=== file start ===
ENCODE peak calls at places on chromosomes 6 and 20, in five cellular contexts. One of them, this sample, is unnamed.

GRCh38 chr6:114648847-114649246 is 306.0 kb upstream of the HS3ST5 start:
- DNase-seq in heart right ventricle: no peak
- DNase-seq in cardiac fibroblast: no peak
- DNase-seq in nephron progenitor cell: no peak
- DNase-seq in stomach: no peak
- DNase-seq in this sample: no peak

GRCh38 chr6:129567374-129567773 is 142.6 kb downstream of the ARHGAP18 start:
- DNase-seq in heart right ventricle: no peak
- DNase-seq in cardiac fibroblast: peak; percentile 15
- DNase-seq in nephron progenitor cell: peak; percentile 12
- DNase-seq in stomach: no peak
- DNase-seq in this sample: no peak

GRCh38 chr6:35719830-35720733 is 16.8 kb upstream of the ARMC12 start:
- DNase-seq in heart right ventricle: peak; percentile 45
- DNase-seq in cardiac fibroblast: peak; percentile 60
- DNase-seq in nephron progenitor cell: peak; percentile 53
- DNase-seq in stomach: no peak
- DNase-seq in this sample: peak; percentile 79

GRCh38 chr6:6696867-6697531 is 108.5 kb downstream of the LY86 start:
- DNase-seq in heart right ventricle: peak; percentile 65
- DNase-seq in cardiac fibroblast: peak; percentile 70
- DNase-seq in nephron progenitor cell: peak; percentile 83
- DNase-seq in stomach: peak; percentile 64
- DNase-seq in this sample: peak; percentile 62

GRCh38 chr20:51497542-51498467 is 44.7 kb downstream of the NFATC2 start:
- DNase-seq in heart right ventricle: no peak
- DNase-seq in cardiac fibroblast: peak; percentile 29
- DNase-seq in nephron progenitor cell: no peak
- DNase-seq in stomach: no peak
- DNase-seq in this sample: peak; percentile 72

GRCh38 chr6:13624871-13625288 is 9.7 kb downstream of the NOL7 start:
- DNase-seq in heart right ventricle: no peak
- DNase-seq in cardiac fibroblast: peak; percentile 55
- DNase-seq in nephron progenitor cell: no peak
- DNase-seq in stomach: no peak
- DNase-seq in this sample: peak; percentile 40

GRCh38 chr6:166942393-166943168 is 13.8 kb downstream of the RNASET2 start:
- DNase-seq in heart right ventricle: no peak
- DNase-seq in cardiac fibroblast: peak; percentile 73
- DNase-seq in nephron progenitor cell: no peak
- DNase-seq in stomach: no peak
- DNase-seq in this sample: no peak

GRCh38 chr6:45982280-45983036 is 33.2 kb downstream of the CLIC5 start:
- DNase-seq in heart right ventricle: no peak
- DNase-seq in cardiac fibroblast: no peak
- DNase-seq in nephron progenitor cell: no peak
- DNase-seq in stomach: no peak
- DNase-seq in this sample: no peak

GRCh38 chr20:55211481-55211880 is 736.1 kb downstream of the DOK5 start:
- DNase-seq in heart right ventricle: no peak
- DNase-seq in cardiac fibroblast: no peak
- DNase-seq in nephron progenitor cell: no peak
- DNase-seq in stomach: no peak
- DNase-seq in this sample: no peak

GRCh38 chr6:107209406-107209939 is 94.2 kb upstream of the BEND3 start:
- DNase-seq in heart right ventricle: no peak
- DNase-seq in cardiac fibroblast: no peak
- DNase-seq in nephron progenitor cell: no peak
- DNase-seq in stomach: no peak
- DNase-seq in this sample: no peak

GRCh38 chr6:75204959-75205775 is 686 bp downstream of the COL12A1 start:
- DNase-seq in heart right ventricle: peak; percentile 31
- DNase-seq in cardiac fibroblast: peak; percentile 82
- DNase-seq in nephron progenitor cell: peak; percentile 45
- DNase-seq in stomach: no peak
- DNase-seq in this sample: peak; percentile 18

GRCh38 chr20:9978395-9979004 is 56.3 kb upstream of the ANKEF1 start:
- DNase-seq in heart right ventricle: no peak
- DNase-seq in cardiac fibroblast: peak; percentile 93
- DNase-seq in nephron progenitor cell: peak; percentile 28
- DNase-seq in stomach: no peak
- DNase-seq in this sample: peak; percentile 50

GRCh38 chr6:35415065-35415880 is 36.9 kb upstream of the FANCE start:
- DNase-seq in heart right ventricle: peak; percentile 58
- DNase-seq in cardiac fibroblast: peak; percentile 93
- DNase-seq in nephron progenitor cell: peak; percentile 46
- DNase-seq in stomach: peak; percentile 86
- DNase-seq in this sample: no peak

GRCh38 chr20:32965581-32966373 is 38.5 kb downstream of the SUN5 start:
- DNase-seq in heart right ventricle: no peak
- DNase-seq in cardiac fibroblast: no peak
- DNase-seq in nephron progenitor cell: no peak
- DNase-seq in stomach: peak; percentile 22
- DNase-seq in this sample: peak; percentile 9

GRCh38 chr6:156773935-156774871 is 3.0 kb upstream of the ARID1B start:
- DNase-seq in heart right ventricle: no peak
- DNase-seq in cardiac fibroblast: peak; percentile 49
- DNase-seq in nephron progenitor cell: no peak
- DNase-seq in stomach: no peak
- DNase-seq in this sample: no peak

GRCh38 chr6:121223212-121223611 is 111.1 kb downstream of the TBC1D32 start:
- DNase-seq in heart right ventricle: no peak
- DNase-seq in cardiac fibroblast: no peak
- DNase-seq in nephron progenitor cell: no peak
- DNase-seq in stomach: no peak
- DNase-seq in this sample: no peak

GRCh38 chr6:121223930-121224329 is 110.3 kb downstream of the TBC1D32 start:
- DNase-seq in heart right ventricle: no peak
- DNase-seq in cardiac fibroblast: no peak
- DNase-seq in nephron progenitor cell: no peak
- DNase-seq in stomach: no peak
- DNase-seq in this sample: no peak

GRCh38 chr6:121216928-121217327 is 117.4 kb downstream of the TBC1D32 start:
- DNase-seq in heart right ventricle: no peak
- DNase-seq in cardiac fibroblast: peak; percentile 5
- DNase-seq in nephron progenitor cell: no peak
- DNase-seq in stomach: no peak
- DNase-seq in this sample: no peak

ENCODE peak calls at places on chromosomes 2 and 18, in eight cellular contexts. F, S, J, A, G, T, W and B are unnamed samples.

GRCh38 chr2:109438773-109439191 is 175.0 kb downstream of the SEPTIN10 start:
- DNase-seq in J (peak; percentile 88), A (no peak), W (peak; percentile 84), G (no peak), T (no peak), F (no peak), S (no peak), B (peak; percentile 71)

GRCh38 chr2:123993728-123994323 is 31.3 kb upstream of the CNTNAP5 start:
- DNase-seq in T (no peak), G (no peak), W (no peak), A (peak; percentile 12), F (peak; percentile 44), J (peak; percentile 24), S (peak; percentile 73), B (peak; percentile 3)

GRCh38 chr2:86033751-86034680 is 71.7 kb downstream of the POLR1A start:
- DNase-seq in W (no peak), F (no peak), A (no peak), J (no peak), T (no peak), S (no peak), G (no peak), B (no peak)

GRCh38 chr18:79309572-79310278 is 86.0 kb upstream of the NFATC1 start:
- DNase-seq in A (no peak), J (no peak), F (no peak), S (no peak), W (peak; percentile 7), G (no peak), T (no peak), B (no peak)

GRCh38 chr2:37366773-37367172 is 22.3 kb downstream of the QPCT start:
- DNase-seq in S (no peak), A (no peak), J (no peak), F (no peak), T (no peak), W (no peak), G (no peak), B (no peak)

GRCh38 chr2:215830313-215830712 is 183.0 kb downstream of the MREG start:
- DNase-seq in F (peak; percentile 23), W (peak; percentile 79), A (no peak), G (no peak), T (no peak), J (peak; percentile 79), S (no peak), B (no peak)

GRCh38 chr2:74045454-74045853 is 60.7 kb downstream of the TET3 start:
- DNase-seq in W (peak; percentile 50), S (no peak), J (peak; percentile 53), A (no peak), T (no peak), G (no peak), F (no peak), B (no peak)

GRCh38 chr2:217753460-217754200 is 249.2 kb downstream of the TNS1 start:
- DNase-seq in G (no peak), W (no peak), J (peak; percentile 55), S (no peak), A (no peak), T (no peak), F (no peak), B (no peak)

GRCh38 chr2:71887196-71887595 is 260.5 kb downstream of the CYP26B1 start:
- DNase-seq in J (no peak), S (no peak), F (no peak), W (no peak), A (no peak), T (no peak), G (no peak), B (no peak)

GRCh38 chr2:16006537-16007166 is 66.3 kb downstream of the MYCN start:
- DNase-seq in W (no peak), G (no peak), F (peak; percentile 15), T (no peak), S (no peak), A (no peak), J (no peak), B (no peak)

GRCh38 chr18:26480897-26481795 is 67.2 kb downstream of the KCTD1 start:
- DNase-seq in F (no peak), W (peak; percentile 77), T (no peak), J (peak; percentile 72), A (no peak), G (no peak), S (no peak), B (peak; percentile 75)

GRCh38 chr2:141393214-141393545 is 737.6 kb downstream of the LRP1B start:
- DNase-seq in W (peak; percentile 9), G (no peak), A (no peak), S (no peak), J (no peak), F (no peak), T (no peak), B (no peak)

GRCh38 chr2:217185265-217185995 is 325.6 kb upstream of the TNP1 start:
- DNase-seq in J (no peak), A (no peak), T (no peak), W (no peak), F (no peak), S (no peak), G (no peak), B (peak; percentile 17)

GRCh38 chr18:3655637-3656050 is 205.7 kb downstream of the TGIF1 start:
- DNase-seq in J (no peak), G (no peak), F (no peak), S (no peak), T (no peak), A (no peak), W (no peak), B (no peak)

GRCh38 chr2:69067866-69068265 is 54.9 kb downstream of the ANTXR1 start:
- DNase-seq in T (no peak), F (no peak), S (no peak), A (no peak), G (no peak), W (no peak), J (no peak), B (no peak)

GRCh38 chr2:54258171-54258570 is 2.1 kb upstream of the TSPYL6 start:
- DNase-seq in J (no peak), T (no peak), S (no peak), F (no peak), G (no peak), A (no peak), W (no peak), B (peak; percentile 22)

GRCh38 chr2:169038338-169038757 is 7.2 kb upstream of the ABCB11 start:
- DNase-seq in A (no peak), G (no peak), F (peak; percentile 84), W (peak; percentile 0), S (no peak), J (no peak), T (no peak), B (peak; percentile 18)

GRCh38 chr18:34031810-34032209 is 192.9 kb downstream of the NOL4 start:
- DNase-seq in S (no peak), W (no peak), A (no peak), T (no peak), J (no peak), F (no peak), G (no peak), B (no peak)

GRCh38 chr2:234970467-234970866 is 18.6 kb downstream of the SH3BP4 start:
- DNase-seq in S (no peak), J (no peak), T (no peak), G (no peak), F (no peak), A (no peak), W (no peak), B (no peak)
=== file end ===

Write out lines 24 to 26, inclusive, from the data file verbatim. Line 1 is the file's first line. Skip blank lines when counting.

- DNase-seq in stomach: peak; percentile 64
- DNase-seq in this sample: peak; percentile 62

GRCh38 chr20:51497542-51498467 is 44.7 kb downstream of the NFATC2 start: